During the height of winter Restaurant Week, Foodie Field Trip traveled to Lyon Hall – a French brasserie (brewery en Francais) located in Clarendon, to see what they had to offer a foodie in search of a meal. We were rewarded with a sampling of items from the menu and a delightful conversation with British born Chef de Cuisine, Andy Bennett.
Bennett developed his palate exploring the cuisines of France, Italy, Spain and Greece, before he
received professional training at the esteemed Le Manoir aux Quat’ Saisons in Oxford under Chef Blanc. There he gained the appreciation for fresh, local, quality ingredients that influences his approach to Lyon Hall’s menu – a simple, but sophisticated method, which allows the integrity of each component to stand out. Using the services of Freshlink, an industry group that connects local farmers to metropolitan restaurants, Bennett maintains this commitment to fresh, seasonal flavors and offers monthly farm dinners to celebrate this community connection.
Our evening began with a platter of charcuterie studded with a visually pleasing variety of colors and shapes. True to Chef Bennett’s mission, the forcemeats and mustards are all made in-house and the vegetables are pickled while they are in season. Only the cheeses are left to French and Italian experts. Our plate featured a pungent Mountain Gorgonzola, a rich, creamy Chaource and a truffle-heavy Sottocenere. The meats include mildly flavored country pate, pork terrine bejeweled with hazelnuts and cornichons and tender rabbit rillettes – a tasty bite atop cranberry walnut bread with a dab of cranberry compote, apple butter or one of three mustards – pub, pomegranate, or apple. Trout wrapped with lightly smoked salmon melted on the tongue.
The cocktails at Lyon Hall are a treat. We tried the subtle cucumber infused Northside Fizz, the strong, tart Last Word, the spicy sweet SJF and the tangy Blood, Sweat and Tears, but the star of the bar was Beer Director, Dave McGregor. Dave went to great lengths to help us select a beer that would complement our meal. We decided on an Ommegang Abbey Ale, but be forewarned – the bottles can be big!
Lyon Hall offers several typical French appetizers including several versions of steamed mussels. We chose a rarely seen dish with warm blue-cheese, bacon and Empire apple perfumed in a bath of Calvados-leek broth. The mussels were steamed to an ideal plump, firm texture, and the blue cheese created a subtle tanginess that played against the mildly sweet Calvados apple-brandy. This dish begged for the traditional brown and sourdough bread slices that accompany it to soak up the delicious stew.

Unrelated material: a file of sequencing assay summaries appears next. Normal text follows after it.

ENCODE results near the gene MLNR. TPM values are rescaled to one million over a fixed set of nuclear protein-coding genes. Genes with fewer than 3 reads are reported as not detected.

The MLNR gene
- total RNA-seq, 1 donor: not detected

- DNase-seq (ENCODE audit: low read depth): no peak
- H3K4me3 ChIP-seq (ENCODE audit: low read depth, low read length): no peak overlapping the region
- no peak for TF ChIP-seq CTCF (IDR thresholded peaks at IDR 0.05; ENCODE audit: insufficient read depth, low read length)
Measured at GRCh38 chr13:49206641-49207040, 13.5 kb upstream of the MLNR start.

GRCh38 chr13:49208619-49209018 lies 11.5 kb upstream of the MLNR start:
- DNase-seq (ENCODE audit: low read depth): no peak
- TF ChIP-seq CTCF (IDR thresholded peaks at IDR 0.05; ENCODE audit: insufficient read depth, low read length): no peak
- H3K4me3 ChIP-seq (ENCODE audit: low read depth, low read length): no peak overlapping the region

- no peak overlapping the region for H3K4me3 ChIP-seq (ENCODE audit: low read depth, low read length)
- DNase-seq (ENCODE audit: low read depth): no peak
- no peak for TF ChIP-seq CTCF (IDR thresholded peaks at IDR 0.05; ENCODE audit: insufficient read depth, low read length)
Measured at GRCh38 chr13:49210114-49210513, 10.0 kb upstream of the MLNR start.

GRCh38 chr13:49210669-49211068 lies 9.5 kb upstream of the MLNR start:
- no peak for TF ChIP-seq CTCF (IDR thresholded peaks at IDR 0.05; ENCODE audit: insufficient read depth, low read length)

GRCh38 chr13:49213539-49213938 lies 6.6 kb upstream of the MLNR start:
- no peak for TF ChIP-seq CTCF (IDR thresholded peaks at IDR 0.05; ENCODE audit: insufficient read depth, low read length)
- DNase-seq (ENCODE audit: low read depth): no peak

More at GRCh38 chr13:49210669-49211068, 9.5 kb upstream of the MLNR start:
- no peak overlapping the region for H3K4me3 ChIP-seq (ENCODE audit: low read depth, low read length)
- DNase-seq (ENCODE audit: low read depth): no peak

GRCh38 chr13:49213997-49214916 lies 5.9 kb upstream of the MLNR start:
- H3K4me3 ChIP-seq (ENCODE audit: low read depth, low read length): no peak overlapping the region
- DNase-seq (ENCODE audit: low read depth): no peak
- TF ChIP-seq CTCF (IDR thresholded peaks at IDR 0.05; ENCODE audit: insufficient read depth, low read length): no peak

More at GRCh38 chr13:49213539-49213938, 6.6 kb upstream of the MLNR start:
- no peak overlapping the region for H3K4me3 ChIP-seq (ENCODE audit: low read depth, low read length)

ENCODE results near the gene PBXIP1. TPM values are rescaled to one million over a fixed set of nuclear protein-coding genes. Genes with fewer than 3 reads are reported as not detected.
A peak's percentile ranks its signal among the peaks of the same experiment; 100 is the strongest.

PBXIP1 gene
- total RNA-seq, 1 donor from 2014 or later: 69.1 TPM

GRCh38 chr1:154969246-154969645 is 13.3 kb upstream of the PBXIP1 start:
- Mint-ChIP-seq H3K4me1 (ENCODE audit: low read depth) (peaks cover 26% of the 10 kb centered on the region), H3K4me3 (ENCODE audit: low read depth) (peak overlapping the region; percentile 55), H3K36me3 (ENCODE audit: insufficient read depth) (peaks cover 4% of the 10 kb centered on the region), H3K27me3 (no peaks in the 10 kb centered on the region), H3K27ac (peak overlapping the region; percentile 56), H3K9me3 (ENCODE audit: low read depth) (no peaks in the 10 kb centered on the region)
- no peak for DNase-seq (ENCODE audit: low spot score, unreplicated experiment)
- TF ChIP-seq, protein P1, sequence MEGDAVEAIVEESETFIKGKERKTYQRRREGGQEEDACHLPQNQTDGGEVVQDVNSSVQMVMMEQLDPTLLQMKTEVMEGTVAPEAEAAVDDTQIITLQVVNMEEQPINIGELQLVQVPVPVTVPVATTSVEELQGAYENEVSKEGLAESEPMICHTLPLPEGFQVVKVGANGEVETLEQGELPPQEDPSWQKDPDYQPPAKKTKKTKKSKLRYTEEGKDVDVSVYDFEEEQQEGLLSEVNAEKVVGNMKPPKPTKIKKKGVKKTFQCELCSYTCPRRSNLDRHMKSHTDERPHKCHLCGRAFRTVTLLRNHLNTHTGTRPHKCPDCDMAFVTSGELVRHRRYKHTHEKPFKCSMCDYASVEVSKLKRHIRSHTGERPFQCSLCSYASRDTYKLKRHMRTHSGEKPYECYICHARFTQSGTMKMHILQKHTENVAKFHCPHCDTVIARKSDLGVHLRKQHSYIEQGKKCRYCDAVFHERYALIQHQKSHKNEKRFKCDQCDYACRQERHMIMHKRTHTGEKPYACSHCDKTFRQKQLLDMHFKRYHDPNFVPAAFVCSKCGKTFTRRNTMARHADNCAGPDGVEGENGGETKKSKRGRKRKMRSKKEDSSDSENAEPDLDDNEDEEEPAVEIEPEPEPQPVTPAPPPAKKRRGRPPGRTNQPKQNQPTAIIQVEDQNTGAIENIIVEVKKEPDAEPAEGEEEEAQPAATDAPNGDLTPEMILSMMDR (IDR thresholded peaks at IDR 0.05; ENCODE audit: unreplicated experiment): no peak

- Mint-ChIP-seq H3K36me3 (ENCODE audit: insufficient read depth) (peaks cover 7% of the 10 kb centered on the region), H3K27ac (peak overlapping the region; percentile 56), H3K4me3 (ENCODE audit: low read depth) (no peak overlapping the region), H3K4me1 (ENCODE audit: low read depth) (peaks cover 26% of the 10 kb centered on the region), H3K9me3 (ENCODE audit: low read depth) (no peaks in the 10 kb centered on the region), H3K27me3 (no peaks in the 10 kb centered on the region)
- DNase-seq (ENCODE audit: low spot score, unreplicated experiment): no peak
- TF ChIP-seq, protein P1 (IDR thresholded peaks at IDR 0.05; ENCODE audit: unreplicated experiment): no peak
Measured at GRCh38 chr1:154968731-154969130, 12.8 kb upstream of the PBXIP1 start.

Another appetizer, potato and prune dumplings sprinkled in speck were a lovely dance of sweet, savory and smoky flavors. The dumplings swim in a creamy, complex Ubriaco cheese sauce and their fluffy dough is the perfect instrument for collecting it.
Our dinner entrees offered a wide range of tastes and textures. The braised lamb shank was a more mildly flavored cut than we expected, and it fell off the bone into an au jus pool of al dente white bean ragout and autumn vegetables.
The Sabodet Lyon Sausage entrée is a mélange of rich, earthy flavors. Tender house-made pork sausage and pork belly is crispy on the outside and fall-apart tender on the inside. Braised mushrooms, Lyonnaise potatoes, and piquant accents of pickled shallots cut through the richness. The dish is pushed over the edge by a deeply-flavored red wine sauce that makes it a hearty winter time dish and captures the essence of French decadence.
The Diver Scallops were pure pleasure. Caramelized for texture, they were cooked to a medium doneness in the middle and paired with the crunch of Brussels sprouts and kale, all atop a sweet potato puree that gave nice contrast to the savory sauce.
We discovered too late that we should have started with dessert. Chocolate profiteroles stuffed with light, creamy mint ice cream were delectable. The puffs did not have too much chocolate, but the tiny pitcher of chocolate sauce they came with could have been served on its own.
Plated on a bed of caramel crème Anglaise, the Chocolate Caramel Brioche Pudding was well worth the room required to put it away. The brioche is a perfect doughy consistency and is drizzled with a divine melted semi-sweet chocolate. Needless to say, the plate returned to the kitchen clean enough to be put away.
Lyon Hall: 3100 N. Washington Blvd., Arlington, VA 703-741-7636; www.lyonhallarlington.com
While the food at Lyon Hall was wonderful, the real treat was talking to Chef Andy Bennett.
On Tap: Which dish do you most enjoy preparing?
Andy Bennett: Charcuterie is a passion of mine so I have a lot fun with that and with coming up with new variations on mustards and pickles to go with it.
OT: Name 5 ingredients that your personal kitchen has to be stocked with at all times?
AB: Kimchi, Marmite, eggs, Sriracha and Scotch.
OT: What is the number one mistake people make in their cooking at home?
AB: You can get too caught up in the process of following a recipe. Use the recipe to get you started, but then be more intuitive and let the process of actually cooking take over.
OT: What’s your favorite sandwich?
AB: The Primanti brothers sandwich at Liberty Tavern.
OT: What was your favorite lunch in school?
AB: Someone else’s.
OT: What is your pet peeve in the kitchen?
AB: I get irritated when people don’t put things back where they belong, but generally my philosophy is don’t sweat the petty stuff and don’t pet the sweaty stuff.
OT: Date night – do you cook at home or go out?
AB: For special occasions we do a fair bit of both. Most of the time we lkeep things simple — go to the pub, eat burgers, drink Guinness.